Environmental Stewardship and Protection

We are fortunate to have key components of lasting success:

  • a committed workforce of site-savvy land stewards,
  • abundant wildlife,
  • an economic base of agricultural production (livestock, small grains, pulse crops) that maintains and improves biodiversity and a rich heritage, and,
  • the attention of environmental groups who could invest deeply into the area.

Our specific purposes are to:

  • Engage in collaborative conservation and community building.
  • Encourage ranching and other traditional livelihoods which will preserve our native grasslands and rural communities for generations to come.
  • Collect, implement and disseminate accurate information on the ecology and sustainable management of the northern grasslands.
  • Promote understanding and respect for ranching and the critical role it plays in conservation.
Photo © Perri Jacobs

Photo © Perri Jacobs

Alliance members and other ranchers have participated in the Matador Grassbank.  The program is designed for local ranchers to pay discounted fees to graze cattle on the Matador in exchange for wildlife-friendly practices on their own operations. Requirement for membership includes commitment to control noxious weeds and no sod busting.  All the while earning discounts for protecting prairie dog habitat, securing Sage-grouse leks and modifying fences.  For additional information click on one of the following links:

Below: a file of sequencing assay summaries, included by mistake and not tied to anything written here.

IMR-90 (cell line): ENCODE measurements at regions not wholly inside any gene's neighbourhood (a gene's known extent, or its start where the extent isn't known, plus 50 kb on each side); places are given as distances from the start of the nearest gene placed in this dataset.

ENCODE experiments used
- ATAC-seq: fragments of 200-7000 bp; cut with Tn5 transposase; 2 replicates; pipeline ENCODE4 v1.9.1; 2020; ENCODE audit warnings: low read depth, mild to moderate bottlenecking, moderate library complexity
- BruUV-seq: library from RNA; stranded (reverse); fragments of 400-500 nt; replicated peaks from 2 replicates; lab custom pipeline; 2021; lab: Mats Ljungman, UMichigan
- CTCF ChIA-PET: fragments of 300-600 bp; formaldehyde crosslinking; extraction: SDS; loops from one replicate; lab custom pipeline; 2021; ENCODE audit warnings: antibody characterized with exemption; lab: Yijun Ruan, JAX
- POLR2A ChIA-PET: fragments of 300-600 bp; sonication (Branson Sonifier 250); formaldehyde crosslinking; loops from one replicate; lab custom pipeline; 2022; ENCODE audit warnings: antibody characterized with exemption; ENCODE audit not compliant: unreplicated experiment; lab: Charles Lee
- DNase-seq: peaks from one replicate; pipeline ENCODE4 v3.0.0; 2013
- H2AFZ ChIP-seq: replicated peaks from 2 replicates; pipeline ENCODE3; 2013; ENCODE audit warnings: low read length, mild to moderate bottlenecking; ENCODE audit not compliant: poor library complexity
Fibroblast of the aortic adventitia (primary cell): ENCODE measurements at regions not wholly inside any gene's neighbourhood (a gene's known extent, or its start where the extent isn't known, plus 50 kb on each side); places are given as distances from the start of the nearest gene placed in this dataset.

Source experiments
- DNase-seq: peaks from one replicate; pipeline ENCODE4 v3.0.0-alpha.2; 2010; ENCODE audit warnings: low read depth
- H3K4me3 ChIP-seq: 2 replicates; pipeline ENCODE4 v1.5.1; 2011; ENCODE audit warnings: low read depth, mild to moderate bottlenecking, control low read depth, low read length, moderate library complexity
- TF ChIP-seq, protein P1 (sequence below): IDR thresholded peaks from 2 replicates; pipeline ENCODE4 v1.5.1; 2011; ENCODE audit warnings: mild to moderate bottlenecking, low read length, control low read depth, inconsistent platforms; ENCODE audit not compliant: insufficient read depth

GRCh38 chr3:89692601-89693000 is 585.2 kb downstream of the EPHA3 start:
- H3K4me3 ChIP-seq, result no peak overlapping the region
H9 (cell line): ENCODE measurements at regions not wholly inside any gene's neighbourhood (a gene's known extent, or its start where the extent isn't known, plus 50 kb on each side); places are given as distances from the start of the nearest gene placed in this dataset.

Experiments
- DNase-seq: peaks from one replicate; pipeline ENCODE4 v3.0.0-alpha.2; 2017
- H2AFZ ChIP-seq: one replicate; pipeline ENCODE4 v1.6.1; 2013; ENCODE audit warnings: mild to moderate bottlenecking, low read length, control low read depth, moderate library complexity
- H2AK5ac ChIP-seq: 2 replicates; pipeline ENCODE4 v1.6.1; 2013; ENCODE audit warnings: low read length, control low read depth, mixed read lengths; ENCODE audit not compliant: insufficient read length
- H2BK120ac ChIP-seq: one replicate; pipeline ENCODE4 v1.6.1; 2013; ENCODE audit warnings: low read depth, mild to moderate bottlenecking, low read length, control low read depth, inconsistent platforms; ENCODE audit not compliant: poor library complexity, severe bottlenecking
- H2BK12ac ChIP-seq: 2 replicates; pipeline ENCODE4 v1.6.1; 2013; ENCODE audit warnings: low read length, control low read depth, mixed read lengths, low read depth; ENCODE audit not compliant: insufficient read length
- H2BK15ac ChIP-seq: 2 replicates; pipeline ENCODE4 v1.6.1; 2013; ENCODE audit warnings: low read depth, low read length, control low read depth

http://www.nature.org/ourinitiatives/regions/northamerica/unitedstates/montana/placesweprotect/matador-grassbank.xml
http://www.nature.org/ourinitiatives/regions/northamerica/unitedstates/montana/montana-15-years-at-matador-ranch.xml

Another great example is the wildlife habitat enhancement project fence flagging for sage grouse. Flagging fences with vinyl markers for visibility can considerably reduce sage grouse collisions.  Not all fences pose equal risks to sage grouse.   Research shows that 73% of grouse collision with fences takes place within one-third mile of sage grouse breeding ground also known as leks, and 93% occur within a mile.  Factors contributing to a high-risk collision rate include proximity to leks, wintering areas and migration corridors.

Ranchers Stewardship Alliance provides outreach to interested landowners about sage grouse conservation efforts and programs available for assistance.  For further information click on one of the following links:

http://www.sagegrouseinitiative.com/wp-content/uploads/2014/03/Science-to-Solutions-Fence-Collisions-032114-1.pdf
http://blog.nwf.org/2015/06/big-hurdles-for-greater-sage-grouse/